I read this essay by Matt Seneca a long time ago, The Coming Thing. I have gone looking for it a million times and not been able to find it, but then I just stumbled across it again recently in one of my collections of links (and don’t really understand why I wasn’t able to find it, because I looked there). I wanted to post it. It’s worth reading, if you like webcomics. Basically, he argues that the future of comics is online and in the strange new formats that the web allows.

Executive summary of my opinion: no effing way – at least not any time soon.

That’s not to say that I don’t think the work these artists is doing is important. I do think it is important. I think it is super, super important. I think it will move the way we think and shift our understanding and even, slowly broadening what the mainstream finds accessible and readable.

But I don’t think that being really weird and having difficult formats and moving images and unpredictable loading rates and all of that is going to broaden comics. Folks are going to look for in comics what they look for in the mainstream of all art forms that have broad appeal – work that’s accessible and reflect their lives, right now. Which means predictable, simple formats.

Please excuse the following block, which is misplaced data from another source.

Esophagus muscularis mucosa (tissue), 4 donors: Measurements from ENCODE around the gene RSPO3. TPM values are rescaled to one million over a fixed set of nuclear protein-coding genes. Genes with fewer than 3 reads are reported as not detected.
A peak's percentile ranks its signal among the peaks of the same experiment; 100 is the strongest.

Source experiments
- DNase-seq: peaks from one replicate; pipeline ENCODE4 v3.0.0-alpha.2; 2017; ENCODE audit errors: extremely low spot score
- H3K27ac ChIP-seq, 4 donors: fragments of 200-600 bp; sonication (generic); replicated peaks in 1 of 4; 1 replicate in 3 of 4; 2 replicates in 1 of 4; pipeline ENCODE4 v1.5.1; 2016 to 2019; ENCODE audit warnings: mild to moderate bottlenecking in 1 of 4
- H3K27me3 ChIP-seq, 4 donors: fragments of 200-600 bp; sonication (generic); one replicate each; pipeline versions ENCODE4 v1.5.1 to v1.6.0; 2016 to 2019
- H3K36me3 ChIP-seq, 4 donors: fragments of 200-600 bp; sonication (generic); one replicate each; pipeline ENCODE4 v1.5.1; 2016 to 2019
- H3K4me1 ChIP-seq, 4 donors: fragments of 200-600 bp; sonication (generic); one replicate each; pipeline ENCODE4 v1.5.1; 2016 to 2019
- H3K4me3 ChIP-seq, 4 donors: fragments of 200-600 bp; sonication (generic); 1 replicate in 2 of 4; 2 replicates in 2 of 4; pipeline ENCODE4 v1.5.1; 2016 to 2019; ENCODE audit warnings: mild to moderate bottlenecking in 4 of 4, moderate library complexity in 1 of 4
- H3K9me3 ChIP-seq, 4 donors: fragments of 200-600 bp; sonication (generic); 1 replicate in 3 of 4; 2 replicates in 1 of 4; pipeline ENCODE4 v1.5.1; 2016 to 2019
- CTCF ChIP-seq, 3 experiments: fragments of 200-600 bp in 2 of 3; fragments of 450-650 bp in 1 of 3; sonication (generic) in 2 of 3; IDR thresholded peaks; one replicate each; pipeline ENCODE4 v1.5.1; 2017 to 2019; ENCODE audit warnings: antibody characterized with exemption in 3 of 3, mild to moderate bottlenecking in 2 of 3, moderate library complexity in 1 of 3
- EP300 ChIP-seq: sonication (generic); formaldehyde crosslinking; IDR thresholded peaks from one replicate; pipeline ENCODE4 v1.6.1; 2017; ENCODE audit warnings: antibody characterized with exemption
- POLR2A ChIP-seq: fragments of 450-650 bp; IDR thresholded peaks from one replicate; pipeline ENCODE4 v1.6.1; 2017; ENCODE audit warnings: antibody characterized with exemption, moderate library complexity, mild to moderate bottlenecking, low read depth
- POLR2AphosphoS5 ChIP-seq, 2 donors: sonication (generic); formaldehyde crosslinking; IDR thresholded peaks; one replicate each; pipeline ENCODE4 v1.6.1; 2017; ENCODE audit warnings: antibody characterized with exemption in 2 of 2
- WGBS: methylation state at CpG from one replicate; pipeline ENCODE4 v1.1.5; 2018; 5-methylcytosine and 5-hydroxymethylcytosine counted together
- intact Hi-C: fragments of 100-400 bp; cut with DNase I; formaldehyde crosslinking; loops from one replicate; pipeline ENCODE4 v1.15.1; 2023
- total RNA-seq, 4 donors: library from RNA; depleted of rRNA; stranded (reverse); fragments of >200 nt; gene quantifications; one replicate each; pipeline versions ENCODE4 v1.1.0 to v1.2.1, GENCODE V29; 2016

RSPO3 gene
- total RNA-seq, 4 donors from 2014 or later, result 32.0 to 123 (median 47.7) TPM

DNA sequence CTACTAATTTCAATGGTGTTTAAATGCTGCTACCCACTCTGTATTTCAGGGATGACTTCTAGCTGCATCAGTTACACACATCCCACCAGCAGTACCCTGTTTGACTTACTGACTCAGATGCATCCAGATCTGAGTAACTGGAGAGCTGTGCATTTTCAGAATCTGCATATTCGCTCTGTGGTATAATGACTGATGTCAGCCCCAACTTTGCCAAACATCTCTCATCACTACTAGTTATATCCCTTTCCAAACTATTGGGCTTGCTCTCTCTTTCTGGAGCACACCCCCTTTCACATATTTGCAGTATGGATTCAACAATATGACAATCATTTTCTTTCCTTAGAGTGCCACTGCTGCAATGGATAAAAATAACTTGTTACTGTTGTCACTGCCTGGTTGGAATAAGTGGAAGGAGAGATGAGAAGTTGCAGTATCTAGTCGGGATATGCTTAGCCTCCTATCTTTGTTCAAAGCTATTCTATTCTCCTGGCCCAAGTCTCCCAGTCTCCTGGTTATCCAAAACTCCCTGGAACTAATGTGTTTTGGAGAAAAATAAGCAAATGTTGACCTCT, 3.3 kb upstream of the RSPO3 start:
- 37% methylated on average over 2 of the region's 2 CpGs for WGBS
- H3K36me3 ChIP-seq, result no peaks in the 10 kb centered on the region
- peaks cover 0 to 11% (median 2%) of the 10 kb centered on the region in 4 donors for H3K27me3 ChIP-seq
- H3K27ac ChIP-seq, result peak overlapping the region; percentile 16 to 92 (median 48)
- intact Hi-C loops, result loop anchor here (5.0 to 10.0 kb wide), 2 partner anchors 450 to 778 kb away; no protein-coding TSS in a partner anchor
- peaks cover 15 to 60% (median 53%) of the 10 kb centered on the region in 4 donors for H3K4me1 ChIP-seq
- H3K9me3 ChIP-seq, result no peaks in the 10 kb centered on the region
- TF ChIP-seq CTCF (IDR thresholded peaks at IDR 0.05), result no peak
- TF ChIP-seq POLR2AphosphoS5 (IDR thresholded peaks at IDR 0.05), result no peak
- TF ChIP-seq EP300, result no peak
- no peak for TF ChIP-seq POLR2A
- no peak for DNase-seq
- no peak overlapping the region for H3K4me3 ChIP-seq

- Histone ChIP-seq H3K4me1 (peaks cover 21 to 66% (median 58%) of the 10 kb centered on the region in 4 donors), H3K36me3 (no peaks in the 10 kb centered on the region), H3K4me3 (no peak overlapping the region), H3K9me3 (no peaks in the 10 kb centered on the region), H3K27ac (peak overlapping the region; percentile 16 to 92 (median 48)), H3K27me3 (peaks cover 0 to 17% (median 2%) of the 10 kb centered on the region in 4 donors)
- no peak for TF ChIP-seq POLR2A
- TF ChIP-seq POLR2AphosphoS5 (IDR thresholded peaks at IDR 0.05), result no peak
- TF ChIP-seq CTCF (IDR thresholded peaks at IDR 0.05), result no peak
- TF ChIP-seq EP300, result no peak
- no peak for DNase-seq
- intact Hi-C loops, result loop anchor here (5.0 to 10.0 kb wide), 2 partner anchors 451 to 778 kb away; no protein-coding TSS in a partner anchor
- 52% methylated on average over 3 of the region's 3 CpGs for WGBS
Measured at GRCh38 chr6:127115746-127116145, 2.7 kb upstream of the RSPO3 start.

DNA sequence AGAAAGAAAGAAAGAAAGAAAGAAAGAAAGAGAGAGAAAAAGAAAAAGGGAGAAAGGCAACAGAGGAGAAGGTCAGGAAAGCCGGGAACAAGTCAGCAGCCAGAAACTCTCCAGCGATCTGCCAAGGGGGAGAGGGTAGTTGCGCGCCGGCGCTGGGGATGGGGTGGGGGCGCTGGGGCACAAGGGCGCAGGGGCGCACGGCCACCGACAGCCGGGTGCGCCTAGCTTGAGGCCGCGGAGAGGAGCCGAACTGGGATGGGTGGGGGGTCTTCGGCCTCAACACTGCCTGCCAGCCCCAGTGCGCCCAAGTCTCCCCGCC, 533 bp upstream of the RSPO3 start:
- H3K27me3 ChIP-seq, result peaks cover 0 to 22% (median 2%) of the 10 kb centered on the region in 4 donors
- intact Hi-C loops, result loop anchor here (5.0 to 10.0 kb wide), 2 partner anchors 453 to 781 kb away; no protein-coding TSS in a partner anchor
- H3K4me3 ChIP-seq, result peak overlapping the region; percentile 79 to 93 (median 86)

Everyone knows that I’m a fan of all things new. I love stuff that pushes the boundaries. But it’s important for the avant garde to understand the choice they are making by being avant garde. It’s a choice be marginally popular but potentially historically significant. Whereas those who go for the mainstream are likely to be historically insignicant but enjoy widespread popularity.

And above all else, the most likely outcome for every artist, is historical and popular insignificance.

But I digress. My point is, I do now and have always loved the avant garde, but I don’t think they are going to show comics a way back to the era when comics artists were buying mansions, like they did at the height of newspaper comic strips. Sorry guys.

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↓ Transcript
Panel 1. Keynes, TV, PAP and Woody are still cowering in the caves.
TV: What's that low moaning sound?
Keynes: Sounds deep in the caverns.
TV: The Elder God?
PAP: Let's go!

Panel 2. TV and PAP are running into the main cavern and see two of the ninja prostrate on the ground.
TV: Woah! The One Who Sleeps has woken up.
Ninja: He has.
TV: Did you guys have a plan for this?
Ninja: We couldn't even agree on a design for ceremonial robes.

Panel 3. The first Ninja is sitting on a rock, head on fist, looking sad.

Panel 4. The Elder God is fully erect with his hands on the cavern floor.
Elder God: From whence do these explosions issue?
TV: It's a comic book artist in a robot suit.
Ninja: He hired us to kill a film director ruining BATMAN's mystique. Uh...
Ninja: Only we failed. So now he blames us because he wasn't hired to direct the newest BATMAN movies.
Ninja: Except, he didn't even know that he wanted to driect when he hired us to kill Joel Schumacher. Thanks for the help with our stew, by the way.
Elder God: De nada.

Panel 5.
Keynes: So now be so god as to tell us why it is that you've been sleeping in a cave since - I presume - the dawn of time.